| creative women with a conscience | Clare Baez from 'Rogue Carrots'. Urban farmer, mother, sustainability advocate, thrift shopper and tiny home owner.

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urban farm. zero waste policy. community building goals. creating an intentionally sustainable home. every day with thought and care.

This is how Rogue Carrots describe their mission, and well, it doesn't get much better than that now, does it? Clare Baez is one piece of the pie when it comes to the 'Rogue carrots' business. A family run urban farm which takes place in the front yard of their home in Bloomington, Illinois. Not only will you find home grown, local produce in Clare's front yard, but also a renovated school bus - turned tiny home - in the driveway from their off grid living days and signs saying 'free basil', 'organic' and 'plants for sale'...

Read more about Clare's story below.

Model: Clare Báez @roguecarrots

Creative Direction + Styling + Wardrobe: Emily Baynard @emmirocreative

H+M: Kara Donaldson @karamichelle116

Photography: Lewis Sisters Photography in Bloomington, IL @lewissisters

Wardrobe+Props: Blacklist Vintage in Minneapolis, MN; Arc's Value Village in Bloomington, MN; Mission Mart in Bloomington, IL; Second Time Around in Chicago, IL; About Books in Bloomington, IL; Furniture Lounge in Champaign, IL and model's own personal secondhand or ethically-made collection.

What motivated you to live in a tiny home? 

My husband's family is from Paraguay in South America, his father grew up there but he lives over here now. After we got married, we realised very quickly we didn't do things in a very traditional way. We didn't want conventional jobs and we didn't want to live a conventional life - that just wasn't the path for us.  Armando's family still lived in Paraguay so we thought we'd quit our jobs and go live there for a while, we decided to stay for two months. They still live in a developing country, on a farm, and they've only just introduced indoor plumbing, so it's only very recent. Everything still operates through a barter system, his grandma milks cows in the morning and trades that for meat and they grow their own vegetables on the farm. We fell in love with that kind of lifestyle right away. It was so satisfying to do those more simple things that we seem to have forgotten to do - you felt so good at the end of the day.

So that's how we started on this path of living a sustainable life. Then in 2013, we went overseas and worked on farms all around Ireland with our oldest son Leo who was one at the time. At one of the farms in Northern Ireland we stayed in a converted horse trailer. It was a two-room trailer, and this was our very first experience living in a tiny home.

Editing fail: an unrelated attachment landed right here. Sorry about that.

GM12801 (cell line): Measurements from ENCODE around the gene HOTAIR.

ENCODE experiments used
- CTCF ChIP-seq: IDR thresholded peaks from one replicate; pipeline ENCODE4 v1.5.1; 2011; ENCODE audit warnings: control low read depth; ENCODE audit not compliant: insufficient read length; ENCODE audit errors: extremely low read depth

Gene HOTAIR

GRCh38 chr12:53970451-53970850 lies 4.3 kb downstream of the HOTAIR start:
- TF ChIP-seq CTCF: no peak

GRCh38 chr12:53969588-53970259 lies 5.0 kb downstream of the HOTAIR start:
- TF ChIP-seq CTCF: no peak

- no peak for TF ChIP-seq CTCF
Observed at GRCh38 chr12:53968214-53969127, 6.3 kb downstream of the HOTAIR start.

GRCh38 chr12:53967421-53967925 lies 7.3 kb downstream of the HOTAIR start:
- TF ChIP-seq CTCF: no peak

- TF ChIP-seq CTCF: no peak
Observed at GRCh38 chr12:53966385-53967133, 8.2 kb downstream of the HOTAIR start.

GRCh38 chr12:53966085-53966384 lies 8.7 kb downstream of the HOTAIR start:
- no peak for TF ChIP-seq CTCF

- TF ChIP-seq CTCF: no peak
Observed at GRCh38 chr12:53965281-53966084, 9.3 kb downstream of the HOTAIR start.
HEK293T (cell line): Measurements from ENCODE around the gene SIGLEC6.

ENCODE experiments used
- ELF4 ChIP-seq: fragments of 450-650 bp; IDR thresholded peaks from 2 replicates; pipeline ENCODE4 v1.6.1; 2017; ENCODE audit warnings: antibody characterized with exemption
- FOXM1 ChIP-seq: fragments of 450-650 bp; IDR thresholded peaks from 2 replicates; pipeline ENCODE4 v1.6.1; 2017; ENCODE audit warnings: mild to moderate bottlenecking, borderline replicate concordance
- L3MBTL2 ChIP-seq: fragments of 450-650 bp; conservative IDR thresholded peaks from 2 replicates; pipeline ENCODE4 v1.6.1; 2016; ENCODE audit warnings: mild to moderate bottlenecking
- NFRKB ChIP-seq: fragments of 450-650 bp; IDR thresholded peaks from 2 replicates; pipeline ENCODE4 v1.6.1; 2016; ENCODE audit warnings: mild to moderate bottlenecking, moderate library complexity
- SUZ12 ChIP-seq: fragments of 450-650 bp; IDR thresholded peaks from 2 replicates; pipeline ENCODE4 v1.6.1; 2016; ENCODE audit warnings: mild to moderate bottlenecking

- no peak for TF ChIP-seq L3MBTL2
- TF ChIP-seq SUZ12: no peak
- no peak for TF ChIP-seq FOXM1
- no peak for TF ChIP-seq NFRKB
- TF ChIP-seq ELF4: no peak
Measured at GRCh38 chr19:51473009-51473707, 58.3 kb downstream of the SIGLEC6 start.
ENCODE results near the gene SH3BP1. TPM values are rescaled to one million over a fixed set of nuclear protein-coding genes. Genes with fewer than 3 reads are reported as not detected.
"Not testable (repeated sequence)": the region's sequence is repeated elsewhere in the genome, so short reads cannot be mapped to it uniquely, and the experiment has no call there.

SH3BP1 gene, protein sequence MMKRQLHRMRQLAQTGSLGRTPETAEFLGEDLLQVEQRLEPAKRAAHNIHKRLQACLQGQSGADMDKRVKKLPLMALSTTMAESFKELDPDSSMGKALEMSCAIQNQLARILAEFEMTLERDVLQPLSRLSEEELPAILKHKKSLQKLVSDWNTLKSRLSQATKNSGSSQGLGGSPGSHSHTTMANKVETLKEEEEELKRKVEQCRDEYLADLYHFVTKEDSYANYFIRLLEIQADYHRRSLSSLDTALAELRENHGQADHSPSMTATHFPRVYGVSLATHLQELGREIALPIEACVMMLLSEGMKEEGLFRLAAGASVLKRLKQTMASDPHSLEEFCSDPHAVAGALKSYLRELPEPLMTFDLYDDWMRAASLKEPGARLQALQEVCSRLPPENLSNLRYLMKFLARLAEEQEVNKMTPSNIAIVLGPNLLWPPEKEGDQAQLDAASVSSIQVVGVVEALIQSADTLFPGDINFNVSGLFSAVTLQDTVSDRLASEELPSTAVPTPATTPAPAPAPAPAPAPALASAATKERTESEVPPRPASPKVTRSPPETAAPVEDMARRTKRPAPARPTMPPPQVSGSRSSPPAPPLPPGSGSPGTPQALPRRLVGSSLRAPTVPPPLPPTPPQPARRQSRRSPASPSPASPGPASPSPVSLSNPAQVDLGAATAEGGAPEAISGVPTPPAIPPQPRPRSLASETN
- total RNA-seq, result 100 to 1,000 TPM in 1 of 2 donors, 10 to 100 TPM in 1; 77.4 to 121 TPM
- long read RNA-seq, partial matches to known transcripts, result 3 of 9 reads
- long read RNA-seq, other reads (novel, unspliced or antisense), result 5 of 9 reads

When we came back to the U.S, we were even more interested in living a sustainable life and just living differently. By this stage we had one child and we really wanted him to see that there were different ways to live; there wasn't this one prescribed formula. We then got regular jobs, lived in an apartment and Armando started to look at these things called tiny homes; and he said, 'do you want to buy an old school bus and turn it into a home?' and I was like, 'yeah sure, why not?!'

So we bought one and had it for two years before we even lived in it. We had it in storage after we bought it because we wanted to buy land first so that we could then go on to live in it. But we had a second child, Finnegan, and thought that'd be really difficult. Buying land where we live [Bloomington, Illinois] is extremely expensive, because the land is super fertile and really good to grow on. Because land is mostly in commercial farming areas, it’s hard to start small scale farming because of all the laws. So it wasn't really feasible for us to pursue and chase that. We had to think of another alternative for the bus, because ultimately what we wanted, was to really challenge ourselves, and our current way of life. So then we quit our jobs for the third time.

What kind of jobs were you both doing in between the travelling? 

I've worked at the same library for seven years on and off, and I had taken a leave of absence to do the traveling adventures. Armando is a mechanic by trade for Mercedes Benz so he did work surrounding that; then when he went back to school he was a server at a restaurant, then took a marketing job for a car dealership and he did odd jobs here and there and helped at farms as well.